# Video: Calculating the Energy Required to Raise the Temperature of a Given Mass of Water, Given the Initial and Final Temperatures

How much energy is required to raise the temperature of 25 g of water from 280 K to 330 K? [A] 1,510 J [B] 2,590 J [C] 3,550 J [D] 4,180 J [E] 5,230 J

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### Video Transcript

How much energy is required to raise the temperature of 25 grams of water from 280 kelvin to 330 kelvin? A) 1,510 joules, B) 2,590 joules, C) 3,550 joules, D) 4,180 joules, or E) 5,230 joules.

In this question, we need to figure out how much energy it will take to raise the temperature of water. Different substances require different amounts of energy to raise their temperature. To find the amount of energy that’s needed to raise the temperature of a substance. We can use this formula which says that the energy that’s needed to raise the temperature is equal to the substance’s specific heat capacity times the mass of the substance times the change in temperature.

The specific heat capacity of water is 4.18 joules per gram per degree Celsius. So, let’s plug everything in to solve for the energy. The specific heat capacity of water is 4.18 as we discussed. The mass of the water is 25 grams. So, now we just need to figure out the change in temperature. The specific heat capacity is given in units of degrees Celsius, but our temperatures are given in units of kelvin. Temperatures in kelvin are equal to the temperature in Celsius plus 273.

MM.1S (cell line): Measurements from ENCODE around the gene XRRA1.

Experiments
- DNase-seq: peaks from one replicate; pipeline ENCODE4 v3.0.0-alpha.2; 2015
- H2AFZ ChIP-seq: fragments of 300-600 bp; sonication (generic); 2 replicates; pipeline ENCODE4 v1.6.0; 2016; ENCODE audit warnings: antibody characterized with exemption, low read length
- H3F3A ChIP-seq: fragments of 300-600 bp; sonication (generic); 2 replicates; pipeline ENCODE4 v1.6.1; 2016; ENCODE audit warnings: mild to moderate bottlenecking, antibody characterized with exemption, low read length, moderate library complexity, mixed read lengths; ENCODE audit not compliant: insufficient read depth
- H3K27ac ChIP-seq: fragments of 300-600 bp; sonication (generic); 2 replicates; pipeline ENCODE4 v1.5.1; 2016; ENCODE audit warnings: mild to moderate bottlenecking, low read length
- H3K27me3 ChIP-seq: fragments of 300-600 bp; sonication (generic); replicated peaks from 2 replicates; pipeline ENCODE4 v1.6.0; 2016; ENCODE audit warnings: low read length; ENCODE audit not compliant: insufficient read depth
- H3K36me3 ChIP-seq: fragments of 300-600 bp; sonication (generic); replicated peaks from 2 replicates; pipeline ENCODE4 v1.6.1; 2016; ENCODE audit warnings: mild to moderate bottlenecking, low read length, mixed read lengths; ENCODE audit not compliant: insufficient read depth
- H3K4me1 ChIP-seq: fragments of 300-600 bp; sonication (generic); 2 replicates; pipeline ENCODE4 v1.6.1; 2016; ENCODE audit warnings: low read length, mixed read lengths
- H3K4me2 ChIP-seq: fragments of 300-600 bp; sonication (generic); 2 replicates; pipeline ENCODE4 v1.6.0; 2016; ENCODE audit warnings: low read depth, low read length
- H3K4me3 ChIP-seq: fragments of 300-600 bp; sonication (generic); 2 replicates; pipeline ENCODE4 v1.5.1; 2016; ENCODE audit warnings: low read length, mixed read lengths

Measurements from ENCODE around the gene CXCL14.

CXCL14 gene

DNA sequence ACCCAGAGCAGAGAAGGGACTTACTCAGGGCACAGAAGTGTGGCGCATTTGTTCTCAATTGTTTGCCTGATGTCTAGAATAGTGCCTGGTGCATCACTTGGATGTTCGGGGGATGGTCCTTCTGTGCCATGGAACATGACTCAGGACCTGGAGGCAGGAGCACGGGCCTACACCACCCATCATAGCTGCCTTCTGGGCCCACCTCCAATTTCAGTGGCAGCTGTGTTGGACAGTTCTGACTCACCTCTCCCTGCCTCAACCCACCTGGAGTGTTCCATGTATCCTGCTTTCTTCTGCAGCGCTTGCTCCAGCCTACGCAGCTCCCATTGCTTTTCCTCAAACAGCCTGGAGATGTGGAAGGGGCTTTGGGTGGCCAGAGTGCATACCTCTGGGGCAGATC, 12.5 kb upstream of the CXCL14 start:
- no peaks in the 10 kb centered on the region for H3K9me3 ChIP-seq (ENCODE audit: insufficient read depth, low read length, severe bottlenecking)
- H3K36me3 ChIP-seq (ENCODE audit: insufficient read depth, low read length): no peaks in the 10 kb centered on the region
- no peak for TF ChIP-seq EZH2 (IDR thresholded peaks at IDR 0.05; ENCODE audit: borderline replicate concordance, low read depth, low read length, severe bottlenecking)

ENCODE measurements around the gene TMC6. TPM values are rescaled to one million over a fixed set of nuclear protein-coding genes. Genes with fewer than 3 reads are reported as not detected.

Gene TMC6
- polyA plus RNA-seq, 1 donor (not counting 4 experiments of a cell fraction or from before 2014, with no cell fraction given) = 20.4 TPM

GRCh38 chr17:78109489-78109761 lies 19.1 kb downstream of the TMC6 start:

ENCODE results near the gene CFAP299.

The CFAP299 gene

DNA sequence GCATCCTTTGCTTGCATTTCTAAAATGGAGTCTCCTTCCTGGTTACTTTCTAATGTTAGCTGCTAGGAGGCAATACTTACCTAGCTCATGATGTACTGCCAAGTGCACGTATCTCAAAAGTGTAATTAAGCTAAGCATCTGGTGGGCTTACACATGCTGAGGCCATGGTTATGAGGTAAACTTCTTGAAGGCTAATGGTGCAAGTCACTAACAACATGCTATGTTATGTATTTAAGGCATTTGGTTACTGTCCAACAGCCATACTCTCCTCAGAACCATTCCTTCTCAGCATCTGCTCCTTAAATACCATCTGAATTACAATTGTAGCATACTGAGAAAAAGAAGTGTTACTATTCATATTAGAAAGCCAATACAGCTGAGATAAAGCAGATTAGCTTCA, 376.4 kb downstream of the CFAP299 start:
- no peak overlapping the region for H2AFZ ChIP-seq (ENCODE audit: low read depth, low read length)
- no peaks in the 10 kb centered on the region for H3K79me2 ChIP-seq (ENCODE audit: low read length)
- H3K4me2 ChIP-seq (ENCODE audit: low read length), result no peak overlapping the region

So, we can either convert these temperatures to degrees Celsius. Or we can simply recognize that the change in temperature in both kelvin and Celsius will be the same since to convert to kelvin, we’re just adding a number. So, the change in temperature will be 330 minus 280, which gives us 50 kelvin, which will be equal to the change in temperature in Celsius. So, now we can plug that in and solve for the energy. Both the units of grams and degrees Celsius cancel here, leaving us with units of joules which are the correct units for energy.

Doing the math here might be a little bit hard to do in our heads, but the answer choices are pretty spread out, so we can do a little rounding. Let’s round the specific heat capacity down from 4.18 to four. Four times 25 gives us 100. And 100 times 50 gives us 5,000. Since we rounded the specific heat capacity down to make the mental math easier, this answer will be lower than the real answer. So, this matches answer choice E. It requires 5,230 joules to raise the temperature of 25 grams of water from 280 kelvin to 330 kelvin.